Los Angeles: Oscar winner Kartiki Gonsalves who won the award in the Short documentary category, credited her ‘motherland India’ for the win.
‘The Elephant Whisperers’ was competing in the category alongside ‘Haulout’, ‘How Do You Measure a Year?’, ‘The Martha Mitchell Effect’ and ‘Stranger at the Gate’.
After being presented the honour, Kartiki, who was accompanied with producer Guneet Monga, said: “I stand here to speak today about the sacred bond between us and the natural world for the respect of indigenous communities and empathy towards other living beings we share our space with and finally for coexistence. Thank you to the academy for recognising our film, highlighting indigenous people and animals.”
She concluded by saying: “To my motherland India.” In an earlier interview, with Onmanorama, Kartiki, had said she wanted people to relate to Raghu, to show how much elephants are capable of love and care, how they have a sense of humour. “I also wanted to show people that they have share a lot of similarities with elephants. My documentary also lets the viewers focus extremely closely on the human carers and the elephants without an outside interference, which is why we did not even include any narration from an outside source.”
‘The Elephant Whisperers’ marks Gonsalves’ directorial debut. The documentary is about the bond that develops between a couple and an orphaned baby elephant, Raghu, who was entrusted to their care.
Meanwhile, Guneet Monga, who was the force behind ‘The Elephant Whisperers’ as executive producer, lifted the Oscar for the second time.
Monga’s first Oscar was for the documentary short film, Iranian American filmmaker Rayka Zehtabch’s ‘Period: End of Sentence’, which follows a group of local women at Kathikera village in Hapur, Uttar Pradesh, as they learn how to operate a machine that makes low-cost, biodegradable sanitary pads, which they sell to other women at affordable prices.
It is not only empowering for the women who produce the sanitary pads, but also helps them, and the women they help, shed taboos regarding menstruation. The short film was inspired by the life of Arunachalam Muruganantham, a social activist from Coimbatore, Tamil Nadu.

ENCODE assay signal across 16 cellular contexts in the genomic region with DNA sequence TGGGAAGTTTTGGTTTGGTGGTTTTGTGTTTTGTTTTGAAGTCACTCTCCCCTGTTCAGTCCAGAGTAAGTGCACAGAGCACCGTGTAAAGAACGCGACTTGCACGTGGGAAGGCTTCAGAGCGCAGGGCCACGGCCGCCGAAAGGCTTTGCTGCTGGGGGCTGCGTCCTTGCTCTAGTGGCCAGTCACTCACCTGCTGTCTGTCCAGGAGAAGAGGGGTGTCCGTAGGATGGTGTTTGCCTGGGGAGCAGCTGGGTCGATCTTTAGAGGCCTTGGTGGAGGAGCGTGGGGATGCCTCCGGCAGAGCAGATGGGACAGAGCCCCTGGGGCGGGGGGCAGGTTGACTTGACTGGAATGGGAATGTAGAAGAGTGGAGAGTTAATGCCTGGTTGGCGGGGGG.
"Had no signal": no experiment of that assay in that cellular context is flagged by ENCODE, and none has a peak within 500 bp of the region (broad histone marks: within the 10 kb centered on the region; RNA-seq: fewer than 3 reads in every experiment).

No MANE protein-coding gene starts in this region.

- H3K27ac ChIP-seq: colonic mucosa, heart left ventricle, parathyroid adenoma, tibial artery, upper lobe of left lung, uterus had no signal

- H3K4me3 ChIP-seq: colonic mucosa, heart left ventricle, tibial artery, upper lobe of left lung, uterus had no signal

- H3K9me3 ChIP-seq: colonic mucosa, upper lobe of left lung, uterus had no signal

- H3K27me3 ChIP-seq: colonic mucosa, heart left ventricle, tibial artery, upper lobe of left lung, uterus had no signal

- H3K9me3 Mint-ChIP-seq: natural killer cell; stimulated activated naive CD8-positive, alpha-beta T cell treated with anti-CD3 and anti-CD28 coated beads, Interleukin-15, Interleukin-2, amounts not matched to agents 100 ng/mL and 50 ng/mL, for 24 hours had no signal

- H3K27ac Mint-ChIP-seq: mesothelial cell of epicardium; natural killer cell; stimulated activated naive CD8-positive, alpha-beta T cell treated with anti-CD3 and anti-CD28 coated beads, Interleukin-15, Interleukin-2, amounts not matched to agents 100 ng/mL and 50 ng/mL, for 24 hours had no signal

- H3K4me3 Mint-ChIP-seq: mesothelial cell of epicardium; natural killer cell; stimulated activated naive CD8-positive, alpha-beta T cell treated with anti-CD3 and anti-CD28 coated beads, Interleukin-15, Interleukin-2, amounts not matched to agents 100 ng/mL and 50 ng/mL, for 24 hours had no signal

Monga, incidentally, has previously worked with Anurag Kashyap on projects such as ‘Gangs of Wasseypur – Part 1’, ‘Gangs of Wasseypur – Part 2’, ‘Peddlers’, ‘The Lunchbox’, ‘Masaan’, ‘Zubaan’ and ‘Pagglait’.
‘The Elephant Whisperers’ landed on Monga’s lap when she was contacted by Kartiiki Gonsalves, who had stumbled upon Bomman and his baby elephant Raghu near the Mudumalai National Park while on her way home in Ooty.
The short film documents the tender relationship between Bomman and his helpmate, Ballie, whom he marries subsequently (Monga attended their wedding deep in the forest to get a better sense of the story), and Raghu, who was orphaned and abandoned by the herd after his mother got electrocuted at the national park.
Gonsalves, the daughter of IIT-Mandi founder-director Timothy and US-born historian Priscilla Gonsalves, shot the story of the indigenous couple on her phone, a GoPro, and then a DSLR camera.
Much of the filming was done at the Thepepakadu Elephant Camp, one of the oldest institutions of its kind in the region. Gonsalves had 400 hours of footage, which she finally got down to 40 minutes.
But it all happened after Gonsalves spent a month and half at Monga’s home in Mumbai. Monga had invited the newbie director, who was driven entirely by passion, to be her house guest so that they could understand each other.
(with IANS inputs)